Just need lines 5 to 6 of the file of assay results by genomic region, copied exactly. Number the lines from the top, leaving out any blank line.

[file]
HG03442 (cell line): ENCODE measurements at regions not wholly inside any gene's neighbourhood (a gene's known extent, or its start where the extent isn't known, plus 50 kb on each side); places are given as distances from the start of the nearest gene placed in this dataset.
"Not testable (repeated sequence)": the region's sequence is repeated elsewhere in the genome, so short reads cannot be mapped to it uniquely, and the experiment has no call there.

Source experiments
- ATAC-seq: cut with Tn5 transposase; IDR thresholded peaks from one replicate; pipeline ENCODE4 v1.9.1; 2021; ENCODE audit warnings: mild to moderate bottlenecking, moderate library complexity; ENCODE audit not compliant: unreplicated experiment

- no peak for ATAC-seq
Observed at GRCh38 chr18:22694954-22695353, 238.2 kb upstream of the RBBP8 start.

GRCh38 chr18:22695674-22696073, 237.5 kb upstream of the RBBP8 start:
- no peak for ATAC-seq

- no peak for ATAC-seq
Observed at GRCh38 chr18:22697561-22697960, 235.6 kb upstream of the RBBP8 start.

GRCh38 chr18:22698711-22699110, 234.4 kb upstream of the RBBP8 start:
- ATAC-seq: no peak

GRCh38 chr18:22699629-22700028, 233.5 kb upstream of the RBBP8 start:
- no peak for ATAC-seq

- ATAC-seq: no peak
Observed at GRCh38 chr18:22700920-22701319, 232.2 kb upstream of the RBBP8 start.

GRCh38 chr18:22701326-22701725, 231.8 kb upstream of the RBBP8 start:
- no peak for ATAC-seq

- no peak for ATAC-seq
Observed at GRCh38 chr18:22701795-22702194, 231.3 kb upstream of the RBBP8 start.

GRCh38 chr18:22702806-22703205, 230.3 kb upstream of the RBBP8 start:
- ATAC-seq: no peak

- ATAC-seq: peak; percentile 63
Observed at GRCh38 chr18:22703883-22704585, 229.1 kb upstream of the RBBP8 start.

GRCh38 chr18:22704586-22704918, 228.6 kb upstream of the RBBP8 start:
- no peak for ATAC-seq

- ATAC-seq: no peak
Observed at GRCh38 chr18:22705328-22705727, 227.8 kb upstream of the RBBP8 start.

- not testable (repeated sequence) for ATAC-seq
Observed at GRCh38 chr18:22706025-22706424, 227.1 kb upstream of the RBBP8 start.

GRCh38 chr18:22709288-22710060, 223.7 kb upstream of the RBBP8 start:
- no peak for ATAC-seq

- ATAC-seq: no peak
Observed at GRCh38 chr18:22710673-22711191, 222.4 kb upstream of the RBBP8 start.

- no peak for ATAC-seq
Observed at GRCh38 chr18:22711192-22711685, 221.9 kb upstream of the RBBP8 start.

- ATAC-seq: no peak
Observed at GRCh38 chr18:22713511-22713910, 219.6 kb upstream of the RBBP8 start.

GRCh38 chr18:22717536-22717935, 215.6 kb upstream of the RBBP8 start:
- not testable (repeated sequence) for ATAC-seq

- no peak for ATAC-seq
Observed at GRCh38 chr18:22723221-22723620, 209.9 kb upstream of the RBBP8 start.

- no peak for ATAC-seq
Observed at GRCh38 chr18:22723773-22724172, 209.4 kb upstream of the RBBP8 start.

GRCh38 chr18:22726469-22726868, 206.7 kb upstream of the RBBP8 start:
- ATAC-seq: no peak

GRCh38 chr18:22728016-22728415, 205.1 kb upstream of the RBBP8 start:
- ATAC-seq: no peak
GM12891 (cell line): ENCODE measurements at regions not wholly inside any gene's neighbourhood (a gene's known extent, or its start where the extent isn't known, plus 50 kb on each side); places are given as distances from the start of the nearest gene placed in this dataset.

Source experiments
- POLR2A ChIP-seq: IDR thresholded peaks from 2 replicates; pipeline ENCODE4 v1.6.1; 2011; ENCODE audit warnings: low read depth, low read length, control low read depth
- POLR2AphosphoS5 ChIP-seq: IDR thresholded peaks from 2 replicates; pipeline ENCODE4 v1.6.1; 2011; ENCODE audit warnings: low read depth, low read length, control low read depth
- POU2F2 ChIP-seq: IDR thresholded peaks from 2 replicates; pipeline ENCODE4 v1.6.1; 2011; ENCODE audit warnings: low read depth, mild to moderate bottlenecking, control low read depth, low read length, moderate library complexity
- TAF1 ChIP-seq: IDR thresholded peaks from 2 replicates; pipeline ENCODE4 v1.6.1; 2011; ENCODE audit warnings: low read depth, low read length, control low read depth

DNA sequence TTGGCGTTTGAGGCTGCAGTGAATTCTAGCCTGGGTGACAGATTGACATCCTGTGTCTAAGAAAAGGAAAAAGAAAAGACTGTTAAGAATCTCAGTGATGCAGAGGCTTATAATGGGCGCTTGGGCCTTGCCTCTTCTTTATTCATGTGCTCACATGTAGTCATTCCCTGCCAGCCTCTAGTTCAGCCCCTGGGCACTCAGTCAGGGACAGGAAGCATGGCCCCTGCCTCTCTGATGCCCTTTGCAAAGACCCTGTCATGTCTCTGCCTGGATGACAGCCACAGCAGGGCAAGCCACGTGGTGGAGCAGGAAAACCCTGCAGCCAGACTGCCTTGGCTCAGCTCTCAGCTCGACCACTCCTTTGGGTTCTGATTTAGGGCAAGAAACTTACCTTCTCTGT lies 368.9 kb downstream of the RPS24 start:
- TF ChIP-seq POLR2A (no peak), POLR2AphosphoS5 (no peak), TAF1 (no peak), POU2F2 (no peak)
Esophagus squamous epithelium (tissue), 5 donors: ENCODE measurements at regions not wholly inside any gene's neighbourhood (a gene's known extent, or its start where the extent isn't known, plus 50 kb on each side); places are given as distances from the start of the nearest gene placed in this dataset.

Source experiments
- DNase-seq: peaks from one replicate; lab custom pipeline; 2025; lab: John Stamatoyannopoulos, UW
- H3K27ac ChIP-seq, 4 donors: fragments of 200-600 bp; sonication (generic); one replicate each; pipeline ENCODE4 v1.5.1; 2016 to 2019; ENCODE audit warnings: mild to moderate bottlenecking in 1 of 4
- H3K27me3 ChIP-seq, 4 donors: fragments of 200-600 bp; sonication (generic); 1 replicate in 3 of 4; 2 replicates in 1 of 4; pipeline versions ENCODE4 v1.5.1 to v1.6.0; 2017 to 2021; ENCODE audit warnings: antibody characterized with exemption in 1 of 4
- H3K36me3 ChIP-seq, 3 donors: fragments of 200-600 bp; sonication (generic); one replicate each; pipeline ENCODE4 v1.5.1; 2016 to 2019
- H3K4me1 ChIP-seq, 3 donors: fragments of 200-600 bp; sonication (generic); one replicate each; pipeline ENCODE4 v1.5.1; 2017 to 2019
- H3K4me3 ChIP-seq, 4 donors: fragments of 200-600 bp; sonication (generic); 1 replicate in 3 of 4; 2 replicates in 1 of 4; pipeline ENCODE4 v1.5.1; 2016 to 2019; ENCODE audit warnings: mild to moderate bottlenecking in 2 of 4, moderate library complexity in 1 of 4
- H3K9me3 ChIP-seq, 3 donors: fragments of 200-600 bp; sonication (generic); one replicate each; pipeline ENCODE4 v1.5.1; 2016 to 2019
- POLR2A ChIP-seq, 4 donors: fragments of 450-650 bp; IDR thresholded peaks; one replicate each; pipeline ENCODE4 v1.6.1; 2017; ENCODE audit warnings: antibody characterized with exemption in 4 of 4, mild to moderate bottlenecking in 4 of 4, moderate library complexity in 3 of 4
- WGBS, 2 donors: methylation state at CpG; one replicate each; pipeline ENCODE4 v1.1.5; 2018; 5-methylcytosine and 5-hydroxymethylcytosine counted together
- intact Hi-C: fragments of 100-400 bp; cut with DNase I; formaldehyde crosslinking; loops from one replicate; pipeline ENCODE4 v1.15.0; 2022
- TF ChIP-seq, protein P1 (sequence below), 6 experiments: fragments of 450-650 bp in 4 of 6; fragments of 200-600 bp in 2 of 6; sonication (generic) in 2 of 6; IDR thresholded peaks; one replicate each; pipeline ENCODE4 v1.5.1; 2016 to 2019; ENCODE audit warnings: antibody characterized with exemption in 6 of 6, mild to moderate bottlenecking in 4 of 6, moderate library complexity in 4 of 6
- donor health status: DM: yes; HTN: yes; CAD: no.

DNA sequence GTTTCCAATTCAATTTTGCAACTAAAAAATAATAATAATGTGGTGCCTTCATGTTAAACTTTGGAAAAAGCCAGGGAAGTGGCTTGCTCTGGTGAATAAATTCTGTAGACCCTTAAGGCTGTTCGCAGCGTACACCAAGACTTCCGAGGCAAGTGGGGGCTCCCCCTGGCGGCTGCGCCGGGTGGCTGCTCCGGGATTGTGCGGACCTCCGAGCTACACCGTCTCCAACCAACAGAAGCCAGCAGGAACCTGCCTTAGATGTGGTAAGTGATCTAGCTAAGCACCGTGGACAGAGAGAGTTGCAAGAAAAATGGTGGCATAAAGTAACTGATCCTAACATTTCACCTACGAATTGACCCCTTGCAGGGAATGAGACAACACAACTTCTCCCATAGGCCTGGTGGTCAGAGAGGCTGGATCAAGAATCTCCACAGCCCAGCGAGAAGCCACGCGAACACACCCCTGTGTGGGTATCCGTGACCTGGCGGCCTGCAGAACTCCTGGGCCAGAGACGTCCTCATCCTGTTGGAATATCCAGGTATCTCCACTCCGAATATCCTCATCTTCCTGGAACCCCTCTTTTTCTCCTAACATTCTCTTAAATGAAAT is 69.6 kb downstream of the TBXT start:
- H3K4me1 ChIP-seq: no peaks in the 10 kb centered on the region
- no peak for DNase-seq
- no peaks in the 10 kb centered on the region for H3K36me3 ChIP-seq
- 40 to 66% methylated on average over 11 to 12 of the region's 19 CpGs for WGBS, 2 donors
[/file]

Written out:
- no peak for ATAC-seq
Observed at GRCh38 chr18:22694954-22695353, 238.2 kb upstream of the RBBP8 start.